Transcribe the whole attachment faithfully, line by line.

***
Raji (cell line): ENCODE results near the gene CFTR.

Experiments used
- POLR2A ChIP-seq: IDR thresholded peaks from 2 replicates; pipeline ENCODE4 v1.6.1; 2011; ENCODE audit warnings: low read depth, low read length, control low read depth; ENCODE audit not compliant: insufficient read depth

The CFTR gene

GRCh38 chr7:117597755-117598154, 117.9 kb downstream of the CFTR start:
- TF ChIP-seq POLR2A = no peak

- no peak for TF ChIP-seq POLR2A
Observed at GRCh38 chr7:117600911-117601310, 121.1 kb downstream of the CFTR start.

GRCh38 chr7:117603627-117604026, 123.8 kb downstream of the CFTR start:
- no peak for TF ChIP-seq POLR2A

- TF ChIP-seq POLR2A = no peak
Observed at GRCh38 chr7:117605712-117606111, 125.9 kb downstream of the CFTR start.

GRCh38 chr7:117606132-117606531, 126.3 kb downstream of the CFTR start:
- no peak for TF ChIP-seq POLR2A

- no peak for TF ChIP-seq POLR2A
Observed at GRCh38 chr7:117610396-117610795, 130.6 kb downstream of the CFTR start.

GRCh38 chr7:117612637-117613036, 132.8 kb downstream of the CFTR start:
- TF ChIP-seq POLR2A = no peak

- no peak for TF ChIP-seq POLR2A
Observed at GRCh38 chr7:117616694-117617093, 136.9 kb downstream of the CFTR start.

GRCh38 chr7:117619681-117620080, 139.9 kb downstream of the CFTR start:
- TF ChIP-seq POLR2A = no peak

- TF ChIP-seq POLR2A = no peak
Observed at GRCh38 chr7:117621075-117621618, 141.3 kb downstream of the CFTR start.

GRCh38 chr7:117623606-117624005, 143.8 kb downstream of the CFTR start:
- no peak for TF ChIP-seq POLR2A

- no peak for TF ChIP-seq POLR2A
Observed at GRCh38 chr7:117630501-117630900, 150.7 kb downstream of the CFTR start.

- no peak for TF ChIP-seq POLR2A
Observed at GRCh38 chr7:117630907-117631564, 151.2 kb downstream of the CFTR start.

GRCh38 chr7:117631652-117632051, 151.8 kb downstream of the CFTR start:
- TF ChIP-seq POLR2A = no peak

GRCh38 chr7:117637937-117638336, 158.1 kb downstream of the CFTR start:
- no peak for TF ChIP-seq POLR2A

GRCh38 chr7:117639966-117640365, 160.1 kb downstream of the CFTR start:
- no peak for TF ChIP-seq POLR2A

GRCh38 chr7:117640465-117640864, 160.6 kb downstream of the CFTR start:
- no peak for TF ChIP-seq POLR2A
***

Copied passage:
Raji (cell line): ENCODE results near the gene CFTR.

Experiments used
- POLR2A ChIP-seq: IDR thresholded peaks from 2 replicates; pipeline ENCODE4 v1.6.1; 2011; ENCODE audit warnings: low read depth, low read length, control low read depth; ENCODE audit not compliant: insufficient read depth

The CFTR gene

GRCh38 chr7:117597755-117598154, 117.9 kb downstream of the CFTR start:
- TF ChIP-seq POLR2A = no peak

- no peak for TF ChIP-seq POLR2A
Observed at GRCh38 chr7:117600911-117601310, 121.1 kb downstream of the CFTR start.

GRCh38 chr7:117603627-117604026, 123.8 kb downstream of the CFTR start:
- no peak for TF ChIP-seq POLR2A

- TF ChIP-seq POLR2A = no peak
Observed at GRCh38 chr7:117605712-117606111, 125.9 kb downstream of the CFTR start.

GRCh38 chr7:117606132-117606531, 126.3 kb downstream of the CFTR start:
- no peak for TF ChIP-seq POLR2A

- no peak for TF ChIP-seq POLR2A
Observed at GRCh38 chr7:117610396-117610795, 130.6 kb downstream of the CFTR start.

GRCh38 chr7:117612637-117613036, 132.8 kb downstream of the CFTR start:
- TF ChIP-seq POLR2A = no peak

- no peak for TF ChIP-seq POLR2A
Observed at GRCh38 chr7:117616694-117617093, 136.9 kb downstream of the CFTR start.

GRCh38 chr7:117619681-117620080, 139.9 kb downstream of the CFTR start:
- TF ChIP-seq POLR2A = no peak

- TF ChIP-seq POLR2A = no peak
Observed at GRCh38 chr7:117621075-117621618, 141.3 kb downstream of the CFTR start.

GRCh38 chr7:117623606-117624005, 143.8 kb downstream of the CFTR start:
- no peak for TF ChIP-seq POLR2A

- no peak for TF ChIP-seq POLR2A
Observed at GRCh38 chr7:117630501-117630900, 150.7 kb downstream of the CFTR start.

- no peak for TF ChIP-seq POLR2A
Observed at GRCh38 chr7:117630907-117631564, 151.2 kb downstream of the CFTR start.

GRCh38 chr7:117631652-117632051, 151.8 kb downstream of the CFTR start:
- TF ChIP-seq POLR2A = no peak

GRCh38 chr7:117637937-117638336, 158.1 kb downstream of the CFTR start:
- no peak for TF ChIP-seq POLR2A

GRCh38 chr7:117639966-117640365, 160.1 kb downstream of the CFTR start:
- no peak for TF ChIP-seq POLR2A

GRCh38 chr7:117640465-117640864, 160.6 kb downstream of the CFTR start:
- no peak for TF ChIP-seq POLR2A